Since the passage of the American Recovery and Reinvestment Act (ARRA), I have spent a great deal of time trying to help our community position itself in the best possible place to take advantage of this huge federal investment.
To that end, I have been meeting with community leaders, city staff, elected officials locally and Cabinet and administration officials in Washington, D.C. to advance the idea of targeting stimulus investments in a way that maximizes and deepens the impact of every dollar.
As a result of these meetings, Resolution No. 090254 has been introduced to the Kansas City Council that will target a portion of millions in stimulus funds to a hard hit area of Kansas City. We are calling the area the “Green Impact Zone.”
Under this resolution the City Council commits to use a significant portion of the funds received under the ARRA for a focused area of the City bounded by 39th Street on the north, 51st Street on the south, Troost Avenue on the west and Prospect Avenue to 47th Street over to Swope Parkway on the east. Directly effected are the neighborhoods of Ivanhoe, Blue Hills, 49/63 and Manheim and Town Fork Creek, some of the City’ strongest neighborhood organizations.
Through community discussions convened by the Mid-America Regional Council, an overarching goal of training and putting residents of these neighborhoods to work weatherizing every home that is eligible within the Zone has been suggested.
This is no small task, but has the potential of reducing utility bills, conserving electricity and creating sustainable jobs for a portion of our community where unemployment is hovering between 20-50 percent.
In a community where every dollar counts, reducing utility bills by half would be a significant achievement. Creating thousands of jobs would be a godsend and making neighborhoods east of Troost that have been historically last now be first should bring us all to our feet.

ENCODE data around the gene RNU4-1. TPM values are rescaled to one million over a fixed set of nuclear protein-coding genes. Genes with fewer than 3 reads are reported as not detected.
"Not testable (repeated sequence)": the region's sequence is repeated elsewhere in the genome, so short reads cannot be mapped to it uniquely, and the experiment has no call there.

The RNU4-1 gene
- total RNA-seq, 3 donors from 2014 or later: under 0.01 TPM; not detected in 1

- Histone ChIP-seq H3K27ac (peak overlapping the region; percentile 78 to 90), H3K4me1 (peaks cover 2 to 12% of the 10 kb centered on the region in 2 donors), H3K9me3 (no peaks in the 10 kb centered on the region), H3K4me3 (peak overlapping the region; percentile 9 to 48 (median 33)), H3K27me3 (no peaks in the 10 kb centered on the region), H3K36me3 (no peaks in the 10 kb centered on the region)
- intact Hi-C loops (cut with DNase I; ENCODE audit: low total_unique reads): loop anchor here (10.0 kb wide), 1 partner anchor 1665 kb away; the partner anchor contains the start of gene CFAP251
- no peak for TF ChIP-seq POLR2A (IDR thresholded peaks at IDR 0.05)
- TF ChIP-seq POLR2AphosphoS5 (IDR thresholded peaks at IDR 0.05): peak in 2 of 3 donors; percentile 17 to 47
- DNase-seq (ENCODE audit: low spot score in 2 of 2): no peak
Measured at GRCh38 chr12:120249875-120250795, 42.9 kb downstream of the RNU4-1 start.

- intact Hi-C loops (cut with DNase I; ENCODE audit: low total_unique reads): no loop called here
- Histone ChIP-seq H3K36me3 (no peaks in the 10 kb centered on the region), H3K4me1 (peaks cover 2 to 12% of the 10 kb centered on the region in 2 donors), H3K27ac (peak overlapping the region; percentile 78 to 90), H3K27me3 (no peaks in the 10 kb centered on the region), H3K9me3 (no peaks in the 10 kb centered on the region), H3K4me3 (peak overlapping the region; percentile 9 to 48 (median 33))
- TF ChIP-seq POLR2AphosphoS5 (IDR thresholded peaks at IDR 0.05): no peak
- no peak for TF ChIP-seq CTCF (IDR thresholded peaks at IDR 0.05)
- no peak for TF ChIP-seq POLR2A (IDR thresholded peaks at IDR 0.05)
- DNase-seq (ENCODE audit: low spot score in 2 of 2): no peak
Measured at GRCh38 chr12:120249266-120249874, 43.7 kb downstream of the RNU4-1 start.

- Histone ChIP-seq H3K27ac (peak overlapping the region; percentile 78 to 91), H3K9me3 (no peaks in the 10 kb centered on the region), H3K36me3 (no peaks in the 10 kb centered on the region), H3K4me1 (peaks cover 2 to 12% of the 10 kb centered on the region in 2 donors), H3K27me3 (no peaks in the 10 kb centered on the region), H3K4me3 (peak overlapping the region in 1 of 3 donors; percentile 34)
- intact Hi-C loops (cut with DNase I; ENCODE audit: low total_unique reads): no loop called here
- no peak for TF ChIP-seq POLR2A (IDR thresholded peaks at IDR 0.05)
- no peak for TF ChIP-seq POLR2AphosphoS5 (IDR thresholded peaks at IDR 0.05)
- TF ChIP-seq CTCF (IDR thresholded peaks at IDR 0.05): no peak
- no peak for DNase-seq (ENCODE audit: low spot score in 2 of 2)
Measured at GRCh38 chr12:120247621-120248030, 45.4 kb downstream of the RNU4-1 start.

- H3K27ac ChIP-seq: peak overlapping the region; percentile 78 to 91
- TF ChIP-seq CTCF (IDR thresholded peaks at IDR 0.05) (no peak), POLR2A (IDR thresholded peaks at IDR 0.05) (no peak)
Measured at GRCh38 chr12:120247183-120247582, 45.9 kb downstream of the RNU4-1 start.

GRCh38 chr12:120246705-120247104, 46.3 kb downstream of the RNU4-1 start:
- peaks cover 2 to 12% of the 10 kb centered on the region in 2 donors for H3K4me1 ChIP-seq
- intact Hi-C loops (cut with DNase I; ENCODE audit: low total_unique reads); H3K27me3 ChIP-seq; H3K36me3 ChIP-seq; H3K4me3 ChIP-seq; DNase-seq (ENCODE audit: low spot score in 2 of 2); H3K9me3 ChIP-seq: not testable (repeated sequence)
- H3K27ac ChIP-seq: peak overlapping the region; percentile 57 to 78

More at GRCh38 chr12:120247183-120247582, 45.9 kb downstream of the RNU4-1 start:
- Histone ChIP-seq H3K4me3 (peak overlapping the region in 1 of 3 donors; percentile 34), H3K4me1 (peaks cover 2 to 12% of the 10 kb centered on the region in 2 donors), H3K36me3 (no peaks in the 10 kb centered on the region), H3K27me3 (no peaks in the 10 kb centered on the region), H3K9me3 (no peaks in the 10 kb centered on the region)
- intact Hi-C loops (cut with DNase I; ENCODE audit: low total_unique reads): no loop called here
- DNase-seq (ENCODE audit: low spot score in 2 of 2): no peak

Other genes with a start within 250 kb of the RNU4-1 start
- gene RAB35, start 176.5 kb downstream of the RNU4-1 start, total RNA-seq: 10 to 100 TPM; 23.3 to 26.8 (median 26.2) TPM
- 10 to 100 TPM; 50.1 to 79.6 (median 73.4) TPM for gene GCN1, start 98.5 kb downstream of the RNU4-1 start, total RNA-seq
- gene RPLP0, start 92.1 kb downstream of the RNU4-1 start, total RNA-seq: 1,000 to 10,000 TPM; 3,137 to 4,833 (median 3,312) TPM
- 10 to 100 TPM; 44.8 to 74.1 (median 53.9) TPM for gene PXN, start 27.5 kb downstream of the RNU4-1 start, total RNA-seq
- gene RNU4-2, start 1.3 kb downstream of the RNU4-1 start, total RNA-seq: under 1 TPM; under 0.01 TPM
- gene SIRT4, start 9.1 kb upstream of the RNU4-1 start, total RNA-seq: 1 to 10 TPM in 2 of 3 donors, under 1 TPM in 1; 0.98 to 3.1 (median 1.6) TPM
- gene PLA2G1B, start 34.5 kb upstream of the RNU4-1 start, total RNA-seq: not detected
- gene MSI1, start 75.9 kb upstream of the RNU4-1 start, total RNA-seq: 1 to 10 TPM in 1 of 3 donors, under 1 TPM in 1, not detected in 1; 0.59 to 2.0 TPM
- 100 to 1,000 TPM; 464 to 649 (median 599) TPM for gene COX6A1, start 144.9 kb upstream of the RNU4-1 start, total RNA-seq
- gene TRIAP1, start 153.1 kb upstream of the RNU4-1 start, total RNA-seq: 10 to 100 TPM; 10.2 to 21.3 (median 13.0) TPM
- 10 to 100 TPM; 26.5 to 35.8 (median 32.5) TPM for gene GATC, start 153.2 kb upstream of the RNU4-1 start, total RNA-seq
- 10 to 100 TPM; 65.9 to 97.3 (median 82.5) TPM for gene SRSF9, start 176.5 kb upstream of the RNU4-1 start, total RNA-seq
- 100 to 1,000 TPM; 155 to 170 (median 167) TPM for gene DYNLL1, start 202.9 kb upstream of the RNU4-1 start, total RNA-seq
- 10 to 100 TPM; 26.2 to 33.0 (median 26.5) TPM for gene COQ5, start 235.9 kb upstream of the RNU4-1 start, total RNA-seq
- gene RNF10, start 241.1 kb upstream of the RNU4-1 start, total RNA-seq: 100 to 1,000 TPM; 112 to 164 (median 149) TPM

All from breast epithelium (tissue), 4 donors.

As the discussions of the Green Impact Zone have progressed, excitement has built and partnerships have been forged. Kansas City Power and Light has stepped up to the plate and committed that, if the city is willing to adopt this plan, KCP&L is willing to invest and deploy a “Smart Grid” in the Zone. In addition to making investments to put solar panels on newly weatherized homes, a “Smart Grid” would allow each home to receive a credit for unused solar energy that can be stored in batteries to be used for the rest of the grid. Their commitment is to create a model of the energy grid of the future unlike any in the country.
From Public Works to Parks and Recreation, both government and private dollars will be leveraged to create green sustainable jobs, enhance the neighborhoods and create a model for the rest of the nation.
This is a once in a lifetime opportunity and business as usual will not be good enough. For too long — and I am certainly guilty of perpetuating the problem — our City has drawn down federal dollars divided equally by six Council Districts and weakened the effect of the investments. We must target our funds. This Resolution No. 090254 will do just that. Those throughout the country who have the plans and are ready to go will receive the most funding. The Green Impact Zone puts us at the front of the pack.
Thus far “green” investments have been reserved for those who can afford the upfront cost. In neighborhoods like these, where the median income is less than $20,000 a year, “greening” is simply not possible. This plan removes that burden and reduces the utility bills for those who need it most. With job training, neighborhood stabilization and infrastructure investments targeted here, “green” is no longer an academic concept for someone else — it becomes a means to change peoples lives right here in our urban core.
Let us seize this giant opportunity to create a better future and show America, when it comes to “green” we are in the lead.